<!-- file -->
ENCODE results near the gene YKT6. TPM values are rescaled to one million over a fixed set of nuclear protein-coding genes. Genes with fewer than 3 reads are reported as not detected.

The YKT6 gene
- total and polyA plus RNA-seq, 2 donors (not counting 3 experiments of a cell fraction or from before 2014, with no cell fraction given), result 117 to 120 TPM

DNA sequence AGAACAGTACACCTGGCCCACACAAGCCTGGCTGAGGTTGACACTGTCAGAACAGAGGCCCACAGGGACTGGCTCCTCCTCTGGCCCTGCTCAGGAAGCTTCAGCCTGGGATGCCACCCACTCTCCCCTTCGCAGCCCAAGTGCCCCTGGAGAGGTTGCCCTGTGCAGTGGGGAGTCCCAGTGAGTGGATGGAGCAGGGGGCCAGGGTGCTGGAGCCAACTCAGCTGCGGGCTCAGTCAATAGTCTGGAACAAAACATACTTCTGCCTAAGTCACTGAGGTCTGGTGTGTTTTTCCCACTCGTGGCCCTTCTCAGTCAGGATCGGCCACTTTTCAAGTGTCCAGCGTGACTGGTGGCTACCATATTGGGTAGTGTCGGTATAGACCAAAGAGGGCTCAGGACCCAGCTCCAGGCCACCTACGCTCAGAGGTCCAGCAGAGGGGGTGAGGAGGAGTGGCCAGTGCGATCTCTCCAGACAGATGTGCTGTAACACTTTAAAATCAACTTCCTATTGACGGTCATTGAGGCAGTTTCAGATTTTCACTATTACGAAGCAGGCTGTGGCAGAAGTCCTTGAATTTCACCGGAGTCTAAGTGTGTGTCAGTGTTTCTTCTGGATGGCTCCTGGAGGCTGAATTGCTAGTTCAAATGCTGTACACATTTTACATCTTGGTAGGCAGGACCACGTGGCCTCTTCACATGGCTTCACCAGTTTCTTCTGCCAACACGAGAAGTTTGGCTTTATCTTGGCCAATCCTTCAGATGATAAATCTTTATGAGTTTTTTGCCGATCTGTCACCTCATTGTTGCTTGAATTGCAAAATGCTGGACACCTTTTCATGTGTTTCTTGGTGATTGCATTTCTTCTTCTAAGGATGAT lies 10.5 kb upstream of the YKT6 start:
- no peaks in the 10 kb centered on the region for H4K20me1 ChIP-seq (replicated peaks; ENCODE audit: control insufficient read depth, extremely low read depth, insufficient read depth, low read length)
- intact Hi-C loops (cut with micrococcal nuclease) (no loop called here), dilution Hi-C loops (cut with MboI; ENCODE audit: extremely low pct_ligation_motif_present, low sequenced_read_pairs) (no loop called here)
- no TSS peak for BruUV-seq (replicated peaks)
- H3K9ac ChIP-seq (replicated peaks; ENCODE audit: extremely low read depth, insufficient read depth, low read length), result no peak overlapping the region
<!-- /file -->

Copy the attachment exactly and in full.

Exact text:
ENCODE results near the gene YKT6. TPM values are rescaled to one million over a fixed set of nuclear protein-coding genes. Genes with fewer than 3 reads are reported as not detected.

The YKT6 gene
- total and polyA plus RNA-seq, 2 donors (not counting 3 experiments of a cell fraction or from before 2014, with no cell fraction given), result 117 to 120 TPM

DNA sequence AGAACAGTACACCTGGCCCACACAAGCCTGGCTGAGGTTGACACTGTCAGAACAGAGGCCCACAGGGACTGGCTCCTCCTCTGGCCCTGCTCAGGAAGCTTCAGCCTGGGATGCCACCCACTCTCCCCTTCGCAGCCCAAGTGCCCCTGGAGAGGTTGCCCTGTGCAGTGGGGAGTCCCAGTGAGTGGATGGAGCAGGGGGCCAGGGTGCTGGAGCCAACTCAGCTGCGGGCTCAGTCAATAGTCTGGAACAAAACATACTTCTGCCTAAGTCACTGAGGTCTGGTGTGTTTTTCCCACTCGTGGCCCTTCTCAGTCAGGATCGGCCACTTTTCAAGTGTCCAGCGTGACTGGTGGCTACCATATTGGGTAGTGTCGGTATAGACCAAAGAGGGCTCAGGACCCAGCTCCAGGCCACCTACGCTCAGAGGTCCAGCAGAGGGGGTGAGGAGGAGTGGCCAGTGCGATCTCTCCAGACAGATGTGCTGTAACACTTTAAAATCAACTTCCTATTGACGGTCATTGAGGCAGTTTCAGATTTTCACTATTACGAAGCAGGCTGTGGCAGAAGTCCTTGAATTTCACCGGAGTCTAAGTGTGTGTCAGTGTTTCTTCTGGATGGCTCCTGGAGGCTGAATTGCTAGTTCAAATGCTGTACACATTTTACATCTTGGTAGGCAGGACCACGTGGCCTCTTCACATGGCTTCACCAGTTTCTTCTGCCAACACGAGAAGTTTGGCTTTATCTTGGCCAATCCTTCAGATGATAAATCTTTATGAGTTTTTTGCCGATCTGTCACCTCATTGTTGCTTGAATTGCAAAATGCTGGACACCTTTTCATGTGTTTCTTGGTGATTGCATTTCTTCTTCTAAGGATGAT lies 10.5 kb upstream of the YKT6 start:
- no peaks in the 10 kb centered on the region for H4K20me1 ChIP-seq (replicated peaks; ENCODE audit: control insufficient read depth, extremely low read depth, insufficient read depth, low read length)
- intact Hi-C loops (cut with micrococcal nuclease) (no loop called here), dilution Hi-C loops (cut with MboI; ENCODE audit: extremely low pct_ligation_motif_present, low sequenced_read_pairs) (no loop called here)
- no TSS peak for BruUV-seq (replicated peaks)
- H3K9ac ChIP-seq (replicated peaks; ENCODE audit: extremely low read depth, insufficient read depth, low read length), result no peak overlapping the region